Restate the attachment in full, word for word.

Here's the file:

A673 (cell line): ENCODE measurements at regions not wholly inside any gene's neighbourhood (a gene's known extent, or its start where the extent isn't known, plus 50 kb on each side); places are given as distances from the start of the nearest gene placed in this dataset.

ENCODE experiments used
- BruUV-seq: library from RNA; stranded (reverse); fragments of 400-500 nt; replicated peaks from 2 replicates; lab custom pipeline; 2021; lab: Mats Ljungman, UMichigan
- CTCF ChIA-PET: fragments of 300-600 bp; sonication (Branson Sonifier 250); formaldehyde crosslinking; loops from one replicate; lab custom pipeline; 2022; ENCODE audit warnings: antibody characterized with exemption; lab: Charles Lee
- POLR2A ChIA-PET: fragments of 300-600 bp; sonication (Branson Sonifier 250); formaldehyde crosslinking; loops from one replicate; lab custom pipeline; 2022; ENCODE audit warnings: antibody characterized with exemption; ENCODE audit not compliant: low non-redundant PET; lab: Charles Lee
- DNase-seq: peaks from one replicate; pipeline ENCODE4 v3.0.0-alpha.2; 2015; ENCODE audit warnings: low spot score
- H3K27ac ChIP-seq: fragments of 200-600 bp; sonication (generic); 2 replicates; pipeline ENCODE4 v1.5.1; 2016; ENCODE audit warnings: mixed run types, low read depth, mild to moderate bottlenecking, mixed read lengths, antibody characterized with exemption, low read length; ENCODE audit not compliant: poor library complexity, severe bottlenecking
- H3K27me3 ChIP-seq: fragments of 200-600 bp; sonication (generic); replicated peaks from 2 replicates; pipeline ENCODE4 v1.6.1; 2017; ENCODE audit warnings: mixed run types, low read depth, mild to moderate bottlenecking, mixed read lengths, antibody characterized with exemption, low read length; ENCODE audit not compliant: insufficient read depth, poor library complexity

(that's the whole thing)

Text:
A673 (cell line): ENCODE measurements at regions not wholly inside any gene's neighbourhood (a gene's known extent, or its start where the extent isn't known, plus 50 kb on each side); places are given as distances from the start of the nearest gene placed in this dataset.

ENCODE experiments used
- BruUV-seq: library from RNA; stranded (reverse); fragments of 400-500 nt; replicated peaks from 2 replicates; lab custom pipeline; 2021; lab: Mats Ljungman, UMichigan
- CTCF ChIA-PET: fragments of 300-600 bp; sonication (Branson Sonifier 250); formaldehyde crosslinking; loops from one replicate; lab custom pipeline; 2022; ENCODE audit warnings: antibody characterized with exemption; lab: Charles Lee
- POLR2A ChIA-PET: fragments of 300-600 bp; sonication (Branson Sonifier 250); formaldehyde crosslinking; loops from one replicate; lab custom pipeline; 2022; ENCODE audit warnings: antibody characterized with exemption; ENCODE audit not compliant: low non-redundant PET; lab: Charles Lee
- DNase-seq: peaks from one replicate; pipeline ENCODE4 v3.0.0-alpha.2; 2015; ENCODE audit warnings: low spot score
- H3K27ac ChIP-seq: fragments of 200-600 bp; sonication (generic); 2 replicates; pipeline ENCODE4 v1.5.1; 2016; ENCODE audit warnings: mixed run types, low read depth, mild to moderate bottlenecking, mixed read lengths, antibody characterized with exemption, low read length; ENCODE audit not compliant: poor library complexity, severe bottlenecking
- H3K27me3 ChIP-seq: fragments of 200-600 bp; sonication (generic); replicated peaks from 2 replicates; pipeline ENCODE4 v1.6.1; 2017; ENCODE audit warnings: mixed run types, low read depth, mild to moderate bottlenecking, mixed read lengths, antibody characterized with exemption, low read length; ENCODE audit not compliant: insufficient read depth, poor library complexity